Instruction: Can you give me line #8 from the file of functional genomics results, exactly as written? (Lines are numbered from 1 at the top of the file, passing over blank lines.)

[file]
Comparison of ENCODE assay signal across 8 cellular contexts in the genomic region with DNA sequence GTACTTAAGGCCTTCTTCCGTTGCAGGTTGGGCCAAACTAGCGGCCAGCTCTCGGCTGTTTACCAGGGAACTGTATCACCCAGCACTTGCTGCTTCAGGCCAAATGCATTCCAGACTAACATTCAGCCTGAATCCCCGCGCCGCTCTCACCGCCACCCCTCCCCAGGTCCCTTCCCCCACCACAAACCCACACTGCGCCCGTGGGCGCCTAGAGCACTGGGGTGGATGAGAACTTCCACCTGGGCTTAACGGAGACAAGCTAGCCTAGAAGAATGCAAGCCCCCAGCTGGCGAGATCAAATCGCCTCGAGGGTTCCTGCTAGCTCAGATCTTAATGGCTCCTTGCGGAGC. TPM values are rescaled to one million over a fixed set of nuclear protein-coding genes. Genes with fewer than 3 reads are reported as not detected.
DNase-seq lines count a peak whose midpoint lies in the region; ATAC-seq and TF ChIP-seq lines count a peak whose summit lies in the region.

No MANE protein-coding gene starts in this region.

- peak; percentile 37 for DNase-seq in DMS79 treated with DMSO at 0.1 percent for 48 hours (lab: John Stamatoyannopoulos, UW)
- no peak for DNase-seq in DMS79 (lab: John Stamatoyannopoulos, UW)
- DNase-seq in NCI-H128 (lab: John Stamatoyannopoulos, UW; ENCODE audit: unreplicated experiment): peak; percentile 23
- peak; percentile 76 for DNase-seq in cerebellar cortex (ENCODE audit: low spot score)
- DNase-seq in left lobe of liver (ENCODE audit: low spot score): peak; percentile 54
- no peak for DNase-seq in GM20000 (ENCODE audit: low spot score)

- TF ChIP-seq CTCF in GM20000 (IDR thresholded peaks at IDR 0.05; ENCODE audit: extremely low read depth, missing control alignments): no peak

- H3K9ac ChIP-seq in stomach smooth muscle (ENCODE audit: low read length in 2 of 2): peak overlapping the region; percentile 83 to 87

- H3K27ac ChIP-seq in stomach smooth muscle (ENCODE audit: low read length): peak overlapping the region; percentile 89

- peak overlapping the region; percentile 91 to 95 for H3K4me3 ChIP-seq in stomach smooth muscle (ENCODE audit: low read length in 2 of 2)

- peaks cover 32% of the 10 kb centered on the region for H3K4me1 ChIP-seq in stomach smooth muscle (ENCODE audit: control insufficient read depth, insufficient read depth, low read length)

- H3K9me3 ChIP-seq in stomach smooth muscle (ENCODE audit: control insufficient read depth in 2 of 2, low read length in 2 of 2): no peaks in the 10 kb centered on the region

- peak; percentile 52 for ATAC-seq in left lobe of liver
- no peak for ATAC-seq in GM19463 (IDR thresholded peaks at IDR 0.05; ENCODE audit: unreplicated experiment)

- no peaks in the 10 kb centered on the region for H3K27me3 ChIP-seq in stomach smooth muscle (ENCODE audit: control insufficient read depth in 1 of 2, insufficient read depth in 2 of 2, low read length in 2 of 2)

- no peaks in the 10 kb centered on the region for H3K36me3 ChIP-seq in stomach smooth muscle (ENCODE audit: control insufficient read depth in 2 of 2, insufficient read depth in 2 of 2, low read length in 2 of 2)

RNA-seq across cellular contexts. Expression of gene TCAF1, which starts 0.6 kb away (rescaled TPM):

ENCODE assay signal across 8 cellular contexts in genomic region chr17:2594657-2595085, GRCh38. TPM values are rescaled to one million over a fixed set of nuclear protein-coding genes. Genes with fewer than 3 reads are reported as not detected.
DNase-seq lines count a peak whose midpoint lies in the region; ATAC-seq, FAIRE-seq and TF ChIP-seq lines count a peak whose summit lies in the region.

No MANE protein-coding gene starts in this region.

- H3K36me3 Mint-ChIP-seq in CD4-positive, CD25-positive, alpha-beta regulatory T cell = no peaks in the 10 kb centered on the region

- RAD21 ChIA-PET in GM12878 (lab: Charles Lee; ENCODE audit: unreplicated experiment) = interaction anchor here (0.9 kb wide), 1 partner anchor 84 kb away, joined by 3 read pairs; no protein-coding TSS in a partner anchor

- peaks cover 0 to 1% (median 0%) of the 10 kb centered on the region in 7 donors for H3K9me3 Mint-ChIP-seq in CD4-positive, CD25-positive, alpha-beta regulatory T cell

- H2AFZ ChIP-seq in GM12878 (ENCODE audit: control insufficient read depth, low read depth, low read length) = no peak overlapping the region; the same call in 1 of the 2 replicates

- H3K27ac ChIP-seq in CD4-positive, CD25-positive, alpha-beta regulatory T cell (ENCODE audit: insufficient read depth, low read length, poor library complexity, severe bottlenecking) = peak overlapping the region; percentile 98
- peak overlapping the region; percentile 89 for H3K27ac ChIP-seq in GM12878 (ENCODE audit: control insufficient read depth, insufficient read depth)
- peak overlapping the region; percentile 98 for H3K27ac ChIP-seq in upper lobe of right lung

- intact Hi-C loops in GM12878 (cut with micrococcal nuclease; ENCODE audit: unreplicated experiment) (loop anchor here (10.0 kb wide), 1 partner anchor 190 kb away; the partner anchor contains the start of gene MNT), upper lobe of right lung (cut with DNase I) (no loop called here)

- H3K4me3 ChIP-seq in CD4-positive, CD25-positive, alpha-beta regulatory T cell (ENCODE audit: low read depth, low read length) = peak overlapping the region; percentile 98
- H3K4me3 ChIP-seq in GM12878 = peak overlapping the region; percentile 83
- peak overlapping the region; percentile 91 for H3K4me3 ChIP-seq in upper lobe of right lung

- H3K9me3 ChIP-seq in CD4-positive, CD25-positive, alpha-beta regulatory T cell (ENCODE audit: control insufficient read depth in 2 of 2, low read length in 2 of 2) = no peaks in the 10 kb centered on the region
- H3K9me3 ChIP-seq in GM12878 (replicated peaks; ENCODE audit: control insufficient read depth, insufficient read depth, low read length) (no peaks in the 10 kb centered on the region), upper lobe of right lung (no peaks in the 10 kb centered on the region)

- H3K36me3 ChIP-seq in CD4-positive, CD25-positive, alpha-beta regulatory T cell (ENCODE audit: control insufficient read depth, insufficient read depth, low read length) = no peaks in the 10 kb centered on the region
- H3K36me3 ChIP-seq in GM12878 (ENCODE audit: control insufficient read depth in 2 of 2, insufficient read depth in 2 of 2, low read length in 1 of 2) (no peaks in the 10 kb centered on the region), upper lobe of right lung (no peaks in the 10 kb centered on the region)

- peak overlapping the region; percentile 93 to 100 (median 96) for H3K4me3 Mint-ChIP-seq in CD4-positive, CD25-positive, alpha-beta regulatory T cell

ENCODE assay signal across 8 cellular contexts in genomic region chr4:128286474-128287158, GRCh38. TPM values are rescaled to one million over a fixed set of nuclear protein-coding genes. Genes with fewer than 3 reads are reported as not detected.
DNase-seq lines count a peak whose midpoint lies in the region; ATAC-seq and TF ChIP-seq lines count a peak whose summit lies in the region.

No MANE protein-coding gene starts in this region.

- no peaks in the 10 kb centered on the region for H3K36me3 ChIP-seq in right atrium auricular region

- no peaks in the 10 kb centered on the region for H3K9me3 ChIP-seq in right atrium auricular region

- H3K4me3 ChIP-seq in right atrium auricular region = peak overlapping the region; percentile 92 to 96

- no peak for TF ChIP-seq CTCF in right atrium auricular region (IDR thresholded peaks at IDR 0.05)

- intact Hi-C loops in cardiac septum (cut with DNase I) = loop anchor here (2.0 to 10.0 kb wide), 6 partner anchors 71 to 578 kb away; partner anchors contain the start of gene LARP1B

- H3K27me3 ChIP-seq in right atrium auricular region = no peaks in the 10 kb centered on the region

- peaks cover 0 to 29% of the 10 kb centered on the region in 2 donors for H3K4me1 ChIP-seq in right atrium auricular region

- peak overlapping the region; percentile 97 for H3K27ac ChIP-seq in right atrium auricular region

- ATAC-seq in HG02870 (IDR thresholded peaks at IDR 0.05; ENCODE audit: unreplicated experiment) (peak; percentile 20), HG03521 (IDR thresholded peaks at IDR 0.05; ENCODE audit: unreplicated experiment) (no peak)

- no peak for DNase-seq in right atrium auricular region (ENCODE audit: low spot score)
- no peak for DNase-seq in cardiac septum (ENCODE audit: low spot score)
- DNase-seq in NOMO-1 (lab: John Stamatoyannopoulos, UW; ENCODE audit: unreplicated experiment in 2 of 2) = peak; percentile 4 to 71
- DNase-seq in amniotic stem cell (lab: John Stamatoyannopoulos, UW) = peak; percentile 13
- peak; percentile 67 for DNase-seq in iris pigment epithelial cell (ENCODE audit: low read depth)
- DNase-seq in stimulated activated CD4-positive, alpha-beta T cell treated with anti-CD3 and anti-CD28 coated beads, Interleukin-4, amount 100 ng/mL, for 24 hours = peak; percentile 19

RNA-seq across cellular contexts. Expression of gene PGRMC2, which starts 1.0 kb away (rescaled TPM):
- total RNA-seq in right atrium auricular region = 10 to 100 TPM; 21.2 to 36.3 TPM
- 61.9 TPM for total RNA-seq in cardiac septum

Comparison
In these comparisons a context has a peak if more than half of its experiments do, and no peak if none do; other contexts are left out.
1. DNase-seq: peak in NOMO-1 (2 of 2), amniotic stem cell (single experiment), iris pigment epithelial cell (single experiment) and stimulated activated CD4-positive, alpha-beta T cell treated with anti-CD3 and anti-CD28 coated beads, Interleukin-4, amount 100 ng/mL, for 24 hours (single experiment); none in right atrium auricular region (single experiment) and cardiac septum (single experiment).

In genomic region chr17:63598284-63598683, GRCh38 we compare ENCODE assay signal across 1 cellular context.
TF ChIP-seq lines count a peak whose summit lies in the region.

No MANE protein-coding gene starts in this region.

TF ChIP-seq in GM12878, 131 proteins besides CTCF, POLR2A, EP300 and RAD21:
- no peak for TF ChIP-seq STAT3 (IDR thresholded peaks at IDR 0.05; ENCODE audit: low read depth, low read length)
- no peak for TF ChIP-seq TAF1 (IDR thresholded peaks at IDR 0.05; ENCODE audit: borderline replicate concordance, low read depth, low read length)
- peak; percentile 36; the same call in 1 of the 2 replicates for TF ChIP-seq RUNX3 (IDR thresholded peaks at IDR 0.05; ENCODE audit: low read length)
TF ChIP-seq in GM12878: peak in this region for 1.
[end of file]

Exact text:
- DNase-seq in left lobe of liver (ENCODE audit: low spot score): peak; percentile 54